I’m informed that the MacBook Air’s solid-state drive option fits the SAUK model precisely, with no rounding: 110% of (117.5% of (US$3098 in UKP ~= £1569)) = £2028. And Apple doesn’t always round upwards, it seems: the US$99 external SuperDrive comes out at £65.33 before adjustment, and is apparently being sold at £65 rather than £69. What charity.
Reaching back to my mostly forgotten maths classes, you can simplify the calculation to a standard Apple British Coefficient of 1.2925, for those who don’t get to buy ex-VAT (or, more likely these days, on a weekend in NYC).
The Apple Store numbers are somewhat deceiving, because US prices exclude state sales tax, which is paid by most buyers, while UK prices include VAT. But the standard rule of thumb for working out how much extra Apple screws out of British customers is as follows:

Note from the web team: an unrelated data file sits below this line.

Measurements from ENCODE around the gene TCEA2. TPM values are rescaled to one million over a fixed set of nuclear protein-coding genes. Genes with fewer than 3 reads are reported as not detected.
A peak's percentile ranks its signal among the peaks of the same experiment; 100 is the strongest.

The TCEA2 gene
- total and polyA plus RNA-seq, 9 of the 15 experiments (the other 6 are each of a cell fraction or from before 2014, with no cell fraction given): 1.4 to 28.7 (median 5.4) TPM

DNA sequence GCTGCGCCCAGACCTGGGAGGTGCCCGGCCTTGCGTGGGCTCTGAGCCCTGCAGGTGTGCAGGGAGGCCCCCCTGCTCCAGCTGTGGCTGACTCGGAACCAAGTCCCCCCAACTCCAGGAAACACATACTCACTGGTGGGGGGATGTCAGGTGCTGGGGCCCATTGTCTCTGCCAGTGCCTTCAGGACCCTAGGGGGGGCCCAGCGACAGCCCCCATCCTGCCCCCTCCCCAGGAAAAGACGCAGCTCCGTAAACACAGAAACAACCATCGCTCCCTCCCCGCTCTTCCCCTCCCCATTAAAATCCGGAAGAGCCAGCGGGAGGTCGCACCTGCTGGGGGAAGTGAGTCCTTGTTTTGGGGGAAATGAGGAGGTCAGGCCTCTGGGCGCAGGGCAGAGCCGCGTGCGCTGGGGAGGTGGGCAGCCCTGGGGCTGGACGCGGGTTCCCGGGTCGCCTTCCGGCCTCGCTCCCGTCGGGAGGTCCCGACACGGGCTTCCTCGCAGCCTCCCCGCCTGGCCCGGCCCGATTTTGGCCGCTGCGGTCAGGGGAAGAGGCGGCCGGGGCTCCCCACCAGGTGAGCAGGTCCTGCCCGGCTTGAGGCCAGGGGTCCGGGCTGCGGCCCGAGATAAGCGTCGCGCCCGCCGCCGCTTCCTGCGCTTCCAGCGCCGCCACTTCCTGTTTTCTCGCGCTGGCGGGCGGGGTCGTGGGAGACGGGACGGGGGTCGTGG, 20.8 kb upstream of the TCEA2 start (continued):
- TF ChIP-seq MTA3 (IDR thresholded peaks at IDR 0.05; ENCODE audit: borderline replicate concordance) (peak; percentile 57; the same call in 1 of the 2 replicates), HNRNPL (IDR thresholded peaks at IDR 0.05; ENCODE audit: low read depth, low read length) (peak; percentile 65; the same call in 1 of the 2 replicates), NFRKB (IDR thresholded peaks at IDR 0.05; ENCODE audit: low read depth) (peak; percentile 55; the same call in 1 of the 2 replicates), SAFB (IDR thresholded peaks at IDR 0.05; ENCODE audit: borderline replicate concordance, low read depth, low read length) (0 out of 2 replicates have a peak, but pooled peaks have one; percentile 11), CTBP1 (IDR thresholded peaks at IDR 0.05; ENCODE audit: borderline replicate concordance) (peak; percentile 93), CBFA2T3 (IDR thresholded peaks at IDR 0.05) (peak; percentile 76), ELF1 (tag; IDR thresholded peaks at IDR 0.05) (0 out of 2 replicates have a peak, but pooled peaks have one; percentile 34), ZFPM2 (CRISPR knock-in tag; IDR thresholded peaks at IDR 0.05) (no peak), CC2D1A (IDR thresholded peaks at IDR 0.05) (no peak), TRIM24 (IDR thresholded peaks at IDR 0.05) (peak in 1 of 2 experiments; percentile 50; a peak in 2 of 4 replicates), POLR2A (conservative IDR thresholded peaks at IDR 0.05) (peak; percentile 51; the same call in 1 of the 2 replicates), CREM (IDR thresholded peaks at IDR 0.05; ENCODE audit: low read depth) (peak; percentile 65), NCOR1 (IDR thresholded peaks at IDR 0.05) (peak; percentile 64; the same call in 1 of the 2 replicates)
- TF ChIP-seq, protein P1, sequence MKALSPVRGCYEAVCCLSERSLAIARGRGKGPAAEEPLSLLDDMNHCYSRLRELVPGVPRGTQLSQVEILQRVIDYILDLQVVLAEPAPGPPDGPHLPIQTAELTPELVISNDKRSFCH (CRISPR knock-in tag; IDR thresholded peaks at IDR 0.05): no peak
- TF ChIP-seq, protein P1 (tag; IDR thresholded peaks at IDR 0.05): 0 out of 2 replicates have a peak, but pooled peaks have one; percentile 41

Convert the US price, add VAT, stick 10% on top for shits and giggles, then round up to the nearest £49 or £99.*
The MacBook Air fits this, as did the iPhone (figures rounded to nearest UKP):
||@ 17.5% =
|Subtotal before SAUKS:
||@ 10% =
|Subtotal after SAUKS:
Rounded up to nearest £99, you get £1199. Voilà.
* Unless it’s under £100, where you round to the nearest £5 or £9. Leopard’s $129 became (£65 + VAT) + 10% = £84, rounded up to £85.
(By which I mean those figures who inevitably get passed over in the sweep of history classes because they punctuate two much more interesting periods. AKA the John Major Cup.)
My long-time favourites: the Directors of France. No, not Godard, Truffaut et al. Think guillotine. Think Terror. Think Robespierre dragged off to be the climactic blood sacrifice to the cause. What comes next? ‘Um’, then ‘er’, then ‘uh’, then ‘oh, Napoleon?’ That was them in charge. So, let’s hear it for the people who ruled France for the four years that everyone skips between the blood & barricades and the short bloke.
Sometimes I think of these one-graf periods as pockets of the landscape kept deliberately uncultivated to encourage natural habitats, the fauna in this case being graduate students, who are naturally drawn to such obscure fields because the richest ones are long taken.